High Country News, an award-winning media organization covering the communities and environment of the Western United States, seeks an Editor-In-Chief to join our senior team...
  • RESEARCH FELLOW (SOUTHWESTERN U.S. ENERGY TRANSITION)
    The Institute for Energy Economics and Financial Analysis (IEEFA) in partnership with the Grand Canyon Trust is seeking a full-time Fellow to conduct topical research...
  • LENDER OWNED FIX & FLIP
    2 houses on 37+ acres. Gated subdivision, Penrose Colorado. $400k. Possible lender financing. Bob Kunkler Brokers Welcome.
  • ONCE OR TWICE
    A short historical novel set in central Oregon based on the the WWII Japanese high altitude ballon that exploded causing civilian casualties. A riveting look...
  • HISTORIC LODGE AND RESTAURANT - FULLY EQUIPPED
    Built in 1901, The Crazy Mountain Inn has 11 guest rooms in a town-center building on 7 city lots (.58 acres). The inn and restaurant...
  • HOUSE FOR SALE
    Rare mountain property, borders National Forest, stream nearby. Pumicecrete, solar net metering, radiant heat, fine cabinets, attic space to expand, patio, garden, wildlife, insulated garage,...
  • COMMUNITY ORGANIZER- NORTHERN PLAINS RESOURCE COUNCIL
    Want to organize people to protect Montana's water quality, family farms and ranches, & unique quality of life with Northern Plains Resource Council? Apply now-...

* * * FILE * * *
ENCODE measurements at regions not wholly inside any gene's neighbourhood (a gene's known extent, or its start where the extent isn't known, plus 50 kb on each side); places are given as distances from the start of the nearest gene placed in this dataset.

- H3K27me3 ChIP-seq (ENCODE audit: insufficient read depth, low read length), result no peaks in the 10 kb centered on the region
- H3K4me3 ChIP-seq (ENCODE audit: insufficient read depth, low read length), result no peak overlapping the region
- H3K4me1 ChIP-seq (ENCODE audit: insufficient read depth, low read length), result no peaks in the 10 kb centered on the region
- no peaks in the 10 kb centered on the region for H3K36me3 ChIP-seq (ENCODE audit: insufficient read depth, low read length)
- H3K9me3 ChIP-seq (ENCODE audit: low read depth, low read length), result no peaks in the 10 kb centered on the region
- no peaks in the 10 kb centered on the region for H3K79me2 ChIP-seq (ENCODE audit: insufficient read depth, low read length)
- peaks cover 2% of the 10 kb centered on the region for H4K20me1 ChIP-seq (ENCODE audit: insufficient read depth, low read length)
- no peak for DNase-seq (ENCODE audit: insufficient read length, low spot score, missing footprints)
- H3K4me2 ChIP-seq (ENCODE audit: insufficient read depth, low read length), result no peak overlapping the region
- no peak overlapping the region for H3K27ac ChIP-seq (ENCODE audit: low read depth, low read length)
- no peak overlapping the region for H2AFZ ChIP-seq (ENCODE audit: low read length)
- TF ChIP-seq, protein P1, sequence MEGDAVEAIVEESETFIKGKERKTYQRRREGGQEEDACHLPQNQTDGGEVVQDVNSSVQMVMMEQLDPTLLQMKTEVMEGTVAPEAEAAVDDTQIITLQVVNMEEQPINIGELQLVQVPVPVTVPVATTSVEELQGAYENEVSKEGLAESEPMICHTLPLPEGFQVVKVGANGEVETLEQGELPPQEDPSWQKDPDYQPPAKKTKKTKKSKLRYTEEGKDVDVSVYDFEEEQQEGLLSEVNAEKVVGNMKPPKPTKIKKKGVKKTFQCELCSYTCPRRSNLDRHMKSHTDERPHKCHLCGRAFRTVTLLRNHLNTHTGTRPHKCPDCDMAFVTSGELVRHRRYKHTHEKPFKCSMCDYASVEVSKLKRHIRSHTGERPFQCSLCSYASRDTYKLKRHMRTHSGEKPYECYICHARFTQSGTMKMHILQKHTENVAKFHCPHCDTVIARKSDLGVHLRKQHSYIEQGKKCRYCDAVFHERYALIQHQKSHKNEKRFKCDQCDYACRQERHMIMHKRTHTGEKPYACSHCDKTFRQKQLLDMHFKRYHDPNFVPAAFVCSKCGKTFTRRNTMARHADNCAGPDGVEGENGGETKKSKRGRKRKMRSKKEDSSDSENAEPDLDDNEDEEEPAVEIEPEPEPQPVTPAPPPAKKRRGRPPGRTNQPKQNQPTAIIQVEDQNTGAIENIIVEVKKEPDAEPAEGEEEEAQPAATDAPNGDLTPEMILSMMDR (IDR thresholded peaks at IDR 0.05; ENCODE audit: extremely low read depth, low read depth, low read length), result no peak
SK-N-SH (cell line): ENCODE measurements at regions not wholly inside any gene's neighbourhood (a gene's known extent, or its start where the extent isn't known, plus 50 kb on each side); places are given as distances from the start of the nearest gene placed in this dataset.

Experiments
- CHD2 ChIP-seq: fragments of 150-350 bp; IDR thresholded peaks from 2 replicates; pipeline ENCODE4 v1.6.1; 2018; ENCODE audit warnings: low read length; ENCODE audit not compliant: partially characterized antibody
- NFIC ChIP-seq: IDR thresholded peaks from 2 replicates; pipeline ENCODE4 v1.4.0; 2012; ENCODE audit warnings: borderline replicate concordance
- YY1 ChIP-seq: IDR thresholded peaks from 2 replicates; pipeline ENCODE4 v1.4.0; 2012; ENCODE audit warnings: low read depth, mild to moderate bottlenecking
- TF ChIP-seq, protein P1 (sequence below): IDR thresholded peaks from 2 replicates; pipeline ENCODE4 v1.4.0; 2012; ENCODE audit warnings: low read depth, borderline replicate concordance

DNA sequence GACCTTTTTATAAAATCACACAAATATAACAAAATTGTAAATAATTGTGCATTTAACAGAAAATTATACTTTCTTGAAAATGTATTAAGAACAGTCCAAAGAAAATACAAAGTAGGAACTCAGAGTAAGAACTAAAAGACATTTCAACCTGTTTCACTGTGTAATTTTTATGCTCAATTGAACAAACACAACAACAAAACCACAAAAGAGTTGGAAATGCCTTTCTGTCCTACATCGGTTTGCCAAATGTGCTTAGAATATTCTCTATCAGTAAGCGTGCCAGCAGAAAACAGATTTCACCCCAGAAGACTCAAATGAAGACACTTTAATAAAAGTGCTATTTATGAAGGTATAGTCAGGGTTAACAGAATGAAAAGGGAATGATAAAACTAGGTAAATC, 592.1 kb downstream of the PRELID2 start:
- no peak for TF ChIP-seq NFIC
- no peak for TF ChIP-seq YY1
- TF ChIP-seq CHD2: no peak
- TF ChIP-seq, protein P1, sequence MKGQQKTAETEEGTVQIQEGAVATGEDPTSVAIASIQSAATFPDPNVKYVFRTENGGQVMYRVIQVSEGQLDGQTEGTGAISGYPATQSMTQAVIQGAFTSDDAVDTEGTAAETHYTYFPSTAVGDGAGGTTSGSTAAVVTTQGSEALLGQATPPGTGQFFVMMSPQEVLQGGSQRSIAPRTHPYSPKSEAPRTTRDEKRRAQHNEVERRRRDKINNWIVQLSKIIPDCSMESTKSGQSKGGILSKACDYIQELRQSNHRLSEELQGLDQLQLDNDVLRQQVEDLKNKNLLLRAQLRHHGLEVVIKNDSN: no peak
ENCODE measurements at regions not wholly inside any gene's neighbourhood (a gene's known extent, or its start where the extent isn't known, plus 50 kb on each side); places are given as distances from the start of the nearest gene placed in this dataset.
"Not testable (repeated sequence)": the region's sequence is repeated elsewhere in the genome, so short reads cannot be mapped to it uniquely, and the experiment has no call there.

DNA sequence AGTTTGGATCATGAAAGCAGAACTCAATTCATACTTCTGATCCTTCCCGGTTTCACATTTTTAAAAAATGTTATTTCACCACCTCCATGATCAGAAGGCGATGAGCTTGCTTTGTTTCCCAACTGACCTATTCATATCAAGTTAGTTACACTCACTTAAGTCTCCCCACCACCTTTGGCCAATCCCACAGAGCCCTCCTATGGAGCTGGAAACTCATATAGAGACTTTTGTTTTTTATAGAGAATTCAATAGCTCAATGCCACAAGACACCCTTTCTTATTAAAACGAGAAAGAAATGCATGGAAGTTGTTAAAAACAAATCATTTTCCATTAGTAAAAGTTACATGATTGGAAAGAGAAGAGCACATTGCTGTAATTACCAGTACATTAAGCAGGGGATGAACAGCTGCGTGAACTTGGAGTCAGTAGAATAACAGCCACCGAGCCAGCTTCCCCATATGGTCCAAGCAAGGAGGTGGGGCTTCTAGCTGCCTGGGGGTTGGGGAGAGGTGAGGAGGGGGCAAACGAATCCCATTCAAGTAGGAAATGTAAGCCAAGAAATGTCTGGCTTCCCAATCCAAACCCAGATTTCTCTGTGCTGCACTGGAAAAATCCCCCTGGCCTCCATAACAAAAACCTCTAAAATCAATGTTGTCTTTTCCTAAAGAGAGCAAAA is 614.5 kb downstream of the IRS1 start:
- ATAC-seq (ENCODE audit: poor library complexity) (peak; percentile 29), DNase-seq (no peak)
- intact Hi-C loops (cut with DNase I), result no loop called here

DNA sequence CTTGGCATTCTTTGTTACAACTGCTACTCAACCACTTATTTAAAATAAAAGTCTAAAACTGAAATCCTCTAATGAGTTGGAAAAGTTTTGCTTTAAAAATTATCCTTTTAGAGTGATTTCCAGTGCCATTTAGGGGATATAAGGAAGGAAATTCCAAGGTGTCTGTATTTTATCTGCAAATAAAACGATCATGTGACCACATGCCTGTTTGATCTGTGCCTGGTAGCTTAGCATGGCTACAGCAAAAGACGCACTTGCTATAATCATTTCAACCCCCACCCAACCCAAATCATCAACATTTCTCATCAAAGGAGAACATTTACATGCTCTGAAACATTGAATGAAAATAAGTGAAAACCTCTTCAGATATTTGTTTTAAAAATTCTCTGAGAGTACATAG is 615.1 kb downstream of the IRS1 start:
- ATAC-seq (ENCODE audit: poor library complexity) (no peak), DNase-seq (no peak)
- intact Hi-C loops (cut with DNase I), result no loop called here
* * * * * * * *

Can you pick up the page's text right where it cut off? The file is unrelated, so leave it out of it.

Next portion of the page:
• CONSERVATION MANAGER
    The Rio Grande Headwaters Land Trust (RiGHT) is hiring an energetic and motivated Conservation Manager to develop and complete new conservation projects and work within...
  • POLLINATOR OASIS
    Seeking an experienced, hardworking partner to help restore a desert watershed/wetland while also creating a pollinator oasis at the mouth of an upland canyon. Compensation:...
  • ELLIE SAYS IT'S SAFE! A GUIDE DOG'S JOURNEY THROUGH LIFE
    by Don Hagedorn. A story of how lives of the visually impaired are improved through the love and courage of guide dogs. Available on Amazon.
  • COMING TO TUCSON?
    Popular vacation house, furnished, 2 bed/1 bath, yard, dog-friendly. Lee at [email protected] or 520-791-9246.
  • NORTHEASTERN UNIVERSITY
    All positions available: Sales Representative, Accountant and Administrative Assistant. As part of our expansion program, our University is looking for part time work from home...
  • RUBY, ARIZONA CARETAKER
    S. Az ghost town seeking full-time caretaker. Contact [email protected] for details.
  • EXECUTIVE DIRECTOR
    Powder River Basin Resource Council, a progressive non-profit conservation organization based in Sheridan, Wyoming, seeks an Executive Director, preferably with grassroots organizing experience, excellent communication...
  • ADOBE HOME
    Passive solar adobe home in high desert of central New Mexico. Located on a 10,000 acre cattle ranch.